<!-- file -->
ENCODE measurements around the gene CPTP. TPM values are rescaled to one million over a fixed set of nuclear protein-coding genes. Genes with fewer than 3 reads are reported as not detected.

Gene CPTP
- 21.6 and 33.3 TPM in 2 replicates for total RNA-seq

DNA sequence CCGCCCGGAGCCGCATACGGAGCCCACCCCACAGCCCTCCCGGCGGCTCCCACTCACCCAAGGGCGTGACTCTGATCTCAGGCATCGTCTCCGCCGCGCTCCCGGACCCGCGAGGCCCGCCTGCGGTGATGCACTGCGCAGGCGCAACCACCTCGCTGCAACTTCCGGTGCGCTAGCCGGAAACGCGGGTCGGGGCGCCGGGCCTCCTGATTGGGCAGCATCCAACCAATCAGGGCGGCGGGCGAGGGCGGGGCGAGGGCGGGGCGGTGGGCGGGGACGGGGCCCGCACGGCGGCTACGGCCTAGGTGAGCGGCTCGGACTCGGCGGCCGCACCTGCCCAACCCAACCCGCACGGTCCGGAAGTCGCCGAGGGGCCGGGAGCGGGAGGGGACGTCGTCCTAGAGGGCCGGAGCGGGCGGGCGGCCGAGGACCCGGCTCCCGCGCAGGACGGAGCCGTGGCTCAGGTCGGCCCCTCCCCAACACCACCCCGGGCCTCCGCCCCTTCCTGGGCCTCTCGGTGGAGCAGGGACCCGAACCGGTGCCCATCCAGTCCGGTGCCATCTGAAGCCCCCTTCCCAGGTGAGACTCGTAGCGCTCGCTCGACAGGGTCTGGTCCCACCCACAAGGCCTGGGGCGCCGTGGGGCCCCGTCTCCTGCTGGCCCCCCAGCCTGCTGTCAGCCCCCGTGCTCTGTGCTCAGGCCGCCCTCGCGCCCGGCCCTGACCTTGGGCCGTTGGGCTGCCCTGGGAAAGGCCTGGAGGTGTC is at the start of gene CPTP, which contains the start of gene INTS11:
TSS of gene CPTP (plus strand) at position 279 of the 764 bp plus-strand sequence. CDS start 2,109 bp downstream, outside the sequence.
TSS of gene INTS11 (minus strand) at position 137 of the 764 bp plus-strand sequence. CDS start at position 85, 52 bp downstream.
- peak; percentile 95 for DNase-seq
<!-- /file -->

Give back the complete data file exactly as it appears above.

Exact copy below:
ENCODE measurements around the gene CPTP. TPM values are rescaled to one million over a fixed set of nuclear protein-coding genes. Genes with fewer than 3 reads are reported as not detected.

Gene CPTP
- 21.6 and 33.3 TPM in 2 replicates for total RNA-seq

DNA sequence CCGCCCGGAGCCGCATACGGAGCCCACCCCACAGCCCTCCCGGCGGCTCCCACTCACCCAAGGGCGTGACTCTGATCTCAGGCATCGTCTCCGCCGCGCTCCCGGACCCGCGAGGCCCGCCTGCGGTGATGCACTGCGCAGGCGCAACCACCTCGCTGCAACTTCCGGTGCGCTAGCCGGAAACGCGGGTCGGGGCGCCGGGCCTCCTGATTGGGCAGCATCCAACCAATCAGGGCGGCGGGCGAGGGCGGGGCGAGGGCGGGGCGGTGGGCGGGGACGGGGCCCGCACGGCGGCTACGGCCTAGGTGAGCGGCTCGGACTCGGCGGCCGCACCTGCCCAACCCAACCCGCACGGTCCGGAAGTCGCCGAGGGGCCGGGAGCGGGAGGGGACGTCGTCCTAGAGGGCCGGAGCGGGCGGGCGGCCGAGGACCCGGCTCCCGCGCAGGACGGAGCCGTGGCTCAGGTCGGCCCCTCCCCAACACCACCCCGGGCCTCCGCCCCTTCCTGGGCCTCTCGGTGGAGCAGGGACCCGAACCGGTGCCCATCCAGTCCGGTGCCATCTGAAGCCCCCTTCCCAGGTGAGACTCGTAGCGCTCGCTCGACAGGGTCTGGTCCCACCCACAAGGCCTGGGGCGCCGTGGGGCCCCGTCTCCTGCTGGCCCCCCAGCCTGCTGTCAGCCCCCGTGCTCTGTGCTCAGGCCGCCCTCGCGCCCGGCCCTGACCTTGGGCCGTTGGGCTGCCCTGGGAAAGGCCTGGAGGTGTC is at the start of gene CPTP, which contains the start of gene INTS11:
TSS of gene CPTP (plus strand) at position 279 of the 764 bp plus-strand sequence. CDS start 2,109 bp downstream, outside the sequence.
TSS of gene INTS11 (minus strand) at position 137 of the 764 bp plus-strand sequence. CDS start at position 85, 52 bp downstream.
- peak; percentile 95 for DNase-seq